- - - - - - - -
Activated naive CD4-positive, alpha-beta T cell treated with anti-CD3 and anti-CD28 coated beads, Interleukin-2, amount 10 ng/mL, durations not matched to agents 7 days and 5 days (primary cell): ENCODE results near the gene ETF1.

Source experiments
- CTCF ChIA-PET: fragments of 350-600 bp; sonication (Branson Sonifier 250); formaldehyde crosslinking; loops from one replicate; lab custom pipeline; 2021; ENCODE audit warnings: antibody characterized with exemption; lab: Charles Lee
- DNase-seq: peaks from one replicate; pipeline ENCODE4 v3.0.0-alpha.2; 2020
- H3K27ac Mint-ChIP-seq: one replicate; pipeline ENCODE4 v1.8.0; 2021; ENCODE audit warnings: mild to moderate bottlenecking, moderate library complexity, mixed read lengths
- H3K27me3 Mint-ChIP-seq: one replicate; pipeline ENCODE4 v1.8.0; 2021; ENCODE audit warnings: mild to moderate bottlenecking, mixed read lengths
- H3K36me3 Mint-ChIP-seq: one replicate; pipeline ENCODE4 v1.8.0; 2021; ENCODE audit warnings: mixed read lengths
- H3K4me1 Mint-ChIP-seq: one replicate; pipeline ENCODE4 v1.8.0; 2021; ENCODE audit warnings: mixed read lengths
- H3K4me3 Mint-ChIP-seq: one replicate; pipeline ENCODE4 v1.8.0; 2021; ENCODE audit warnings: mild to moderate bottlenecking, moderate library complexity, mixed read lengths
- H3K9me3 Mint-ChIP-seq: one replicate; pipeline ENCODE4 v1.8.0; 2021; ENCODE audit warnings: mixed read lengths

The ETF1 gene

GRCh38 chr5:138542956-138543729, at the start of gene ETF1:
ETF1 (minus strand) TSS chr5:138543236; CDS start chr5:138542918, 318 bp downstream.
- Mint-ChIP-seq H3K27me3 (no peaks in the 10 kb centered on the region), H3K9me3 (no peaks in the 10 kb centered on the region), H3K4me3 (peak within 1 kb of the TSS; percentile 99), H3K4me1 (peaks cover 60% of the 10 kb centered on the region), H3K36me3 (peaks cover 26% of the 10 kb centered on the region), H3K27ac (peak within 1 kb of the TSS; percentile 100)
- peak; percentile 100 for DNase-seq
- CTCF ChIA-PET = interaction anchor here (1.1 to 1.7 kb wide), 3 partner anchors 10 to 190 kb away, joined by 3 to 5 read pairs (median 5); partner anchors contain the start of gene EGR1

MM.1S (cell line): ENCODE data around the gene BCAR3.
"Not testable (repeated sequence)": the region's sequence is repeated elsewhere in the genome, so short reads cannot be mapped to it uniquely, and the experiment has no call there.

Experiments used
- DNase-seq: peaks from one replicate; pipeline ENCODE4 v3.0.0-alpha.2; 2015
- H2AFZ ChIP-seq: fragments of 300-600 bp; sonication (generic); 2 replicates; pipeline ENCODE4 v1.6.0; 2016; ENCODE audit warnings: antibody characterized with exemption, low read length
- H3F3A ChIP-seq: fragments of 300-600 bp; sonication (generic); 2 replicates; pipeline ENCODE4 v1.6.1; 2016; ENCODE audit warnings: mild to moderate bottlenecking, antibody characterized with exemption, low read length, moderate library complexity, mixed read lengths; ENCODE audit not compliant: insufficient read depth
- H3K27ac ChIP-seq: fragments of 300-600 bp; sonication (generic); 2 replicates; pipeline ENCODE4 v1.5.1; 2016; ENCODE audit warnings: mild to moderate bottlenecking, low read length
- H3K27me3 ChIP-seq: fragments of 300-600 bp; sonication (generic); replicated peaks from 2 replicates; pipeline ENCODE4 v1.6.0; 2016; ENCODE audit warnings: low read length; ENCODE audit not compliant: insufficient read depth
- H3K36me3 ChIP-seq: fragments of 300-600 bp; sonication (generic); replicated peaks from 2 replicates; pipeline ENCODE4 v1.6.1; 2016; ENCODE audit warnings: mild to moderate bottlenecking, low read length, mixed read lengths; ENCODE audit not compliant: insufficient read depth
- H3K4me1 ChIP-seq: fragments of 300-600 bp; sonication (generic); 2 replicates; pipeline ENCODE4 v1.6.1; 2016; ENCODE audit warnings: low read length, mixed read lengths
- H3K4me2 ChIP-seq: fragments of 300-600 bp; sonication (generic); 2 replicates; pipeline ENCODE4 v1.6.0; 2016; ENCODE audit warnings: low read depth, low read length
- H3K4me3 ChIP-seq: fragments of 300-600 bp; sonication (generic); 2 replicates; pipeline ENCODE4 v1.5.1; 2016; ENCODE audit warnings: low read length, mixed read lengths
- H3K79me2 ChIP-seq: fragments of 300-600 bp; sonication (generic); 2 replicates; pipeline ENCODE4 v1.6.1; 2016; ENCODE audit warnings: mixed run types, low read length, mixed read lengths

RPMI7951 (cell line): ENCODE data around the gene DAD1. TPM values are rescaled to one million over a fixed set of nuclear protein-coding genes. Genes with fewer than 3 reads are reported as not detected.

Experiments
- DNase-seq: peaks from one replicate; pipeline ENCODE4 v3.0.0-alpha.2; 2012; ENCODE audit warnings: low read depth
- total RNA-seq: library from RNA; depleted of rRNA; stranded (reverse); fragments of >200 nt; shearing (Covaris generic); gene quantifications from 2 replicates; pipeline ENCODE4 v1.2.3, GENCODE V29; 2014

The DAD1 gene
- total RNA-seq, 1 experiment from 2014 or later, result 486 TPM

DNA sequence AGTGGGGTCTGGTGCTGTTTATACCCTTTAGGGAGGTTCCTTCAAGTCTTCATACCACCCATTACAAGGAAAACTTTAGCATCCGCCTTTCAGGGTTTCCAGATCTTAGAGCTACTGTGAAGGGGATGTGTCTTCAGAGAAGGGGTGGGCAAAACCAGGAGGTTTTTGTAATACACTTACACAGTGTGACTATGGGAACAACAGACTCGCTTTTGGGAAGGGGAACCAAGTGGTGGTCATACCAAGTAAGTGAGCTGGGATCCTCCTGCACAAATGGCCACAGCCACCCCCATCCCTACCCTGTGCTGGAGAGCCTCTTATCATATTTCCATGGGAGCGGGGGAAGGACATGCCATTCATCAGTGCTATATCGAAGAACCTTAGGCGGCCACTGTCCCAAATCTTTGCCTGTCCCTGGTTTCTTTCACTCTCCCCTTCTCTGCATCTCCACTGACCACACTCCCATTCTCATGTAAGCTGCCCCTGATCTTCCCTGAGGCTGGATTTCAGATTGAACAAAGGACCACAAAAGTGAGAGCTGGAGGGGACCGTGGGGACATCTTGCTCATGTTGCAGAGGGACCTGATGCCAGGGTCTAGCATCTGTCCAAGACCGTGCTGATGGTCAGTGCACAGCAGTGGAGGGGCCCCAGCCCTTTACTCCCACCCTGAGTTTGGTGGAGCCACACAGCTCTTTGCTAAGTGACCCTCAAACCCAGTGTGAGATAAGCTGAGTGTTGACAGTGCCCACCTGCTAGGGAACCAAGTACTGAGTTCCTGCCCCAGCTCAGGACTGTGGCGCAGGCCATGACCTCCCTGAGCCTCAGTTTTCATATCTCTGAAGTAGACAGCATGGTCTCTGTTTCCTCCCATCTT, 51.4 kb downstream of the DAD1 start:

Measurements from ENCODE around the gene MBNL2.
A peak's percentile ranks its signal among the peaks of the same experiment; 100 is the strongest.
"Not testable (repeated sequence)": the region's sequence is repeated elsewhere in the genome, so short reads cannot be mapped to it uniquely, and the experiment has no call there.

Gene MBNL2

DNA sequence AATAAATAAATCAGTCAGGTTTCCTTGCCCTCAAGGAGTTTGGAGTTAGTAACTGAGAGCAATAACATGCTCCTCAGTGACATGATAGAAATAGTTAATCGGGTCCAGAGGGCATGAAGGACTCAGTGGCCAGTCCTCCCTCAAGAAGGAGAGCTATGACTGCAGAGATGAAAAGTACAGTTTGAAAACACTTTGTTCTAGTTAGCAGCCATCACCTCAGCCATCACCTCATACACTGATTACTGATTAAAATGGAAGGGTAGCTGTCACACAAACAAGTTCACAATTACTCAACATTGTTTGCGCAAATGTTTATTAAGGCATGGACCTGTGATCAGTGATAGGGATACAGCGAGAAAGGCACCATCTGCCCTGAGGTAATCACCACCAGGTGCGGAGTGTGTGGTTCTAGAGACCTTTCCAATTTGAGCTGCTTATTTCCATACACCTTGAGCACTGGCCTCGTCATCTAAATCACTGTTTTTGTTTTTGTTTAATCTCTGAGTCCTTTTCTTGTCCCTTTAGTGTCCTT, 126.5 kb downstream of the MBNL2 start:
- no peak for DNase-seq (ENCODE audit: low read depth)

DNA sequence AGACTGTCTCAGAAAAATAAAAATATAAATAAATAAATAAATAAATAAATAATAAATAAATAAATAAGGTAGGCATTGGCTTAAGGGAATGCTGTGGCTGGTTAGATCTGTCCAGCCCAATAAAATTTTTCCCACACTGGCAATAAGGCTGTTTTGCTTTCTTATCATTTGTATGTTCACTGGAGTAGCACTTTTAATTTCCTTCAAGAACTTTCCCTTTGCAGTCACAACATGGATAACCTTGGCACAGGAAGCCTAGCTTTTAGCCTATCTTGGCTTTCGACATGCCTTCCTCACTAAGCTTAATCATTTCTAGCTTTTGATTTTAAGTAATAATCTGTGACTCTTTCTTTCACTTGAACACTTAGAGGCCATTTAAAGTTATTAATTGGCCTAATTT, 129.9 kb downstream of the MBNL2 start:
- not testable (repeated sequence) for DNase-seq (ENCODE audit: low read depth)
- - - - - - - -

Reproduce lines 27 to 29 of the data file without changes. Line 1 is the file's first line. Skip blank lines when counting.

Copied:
- H3K4me2 ChIP-seq: fragments of 300-600 bp; sonication (generic); 2 replicates; pipeline ENCODE4 v1.6.0; 2016; ENCODE audit warnings: low read depth, low read length
- H3K4me3 ChIP-seq: fragments of 300-600 bp; sonication (generic); 2 replicates; pipeline ENCODE4 v1.5.1; 2016; ENCODE audit warnings: low read length, mixed read lengths
- H3K79me2 ChIP-seq: fragments of 300-600 bp; sonication (generic); 2 replicates; pipeline ENCODE4 v1.6.1; 2016; ENCODE audit warnings: mixed run types, low read length, mixed read lengths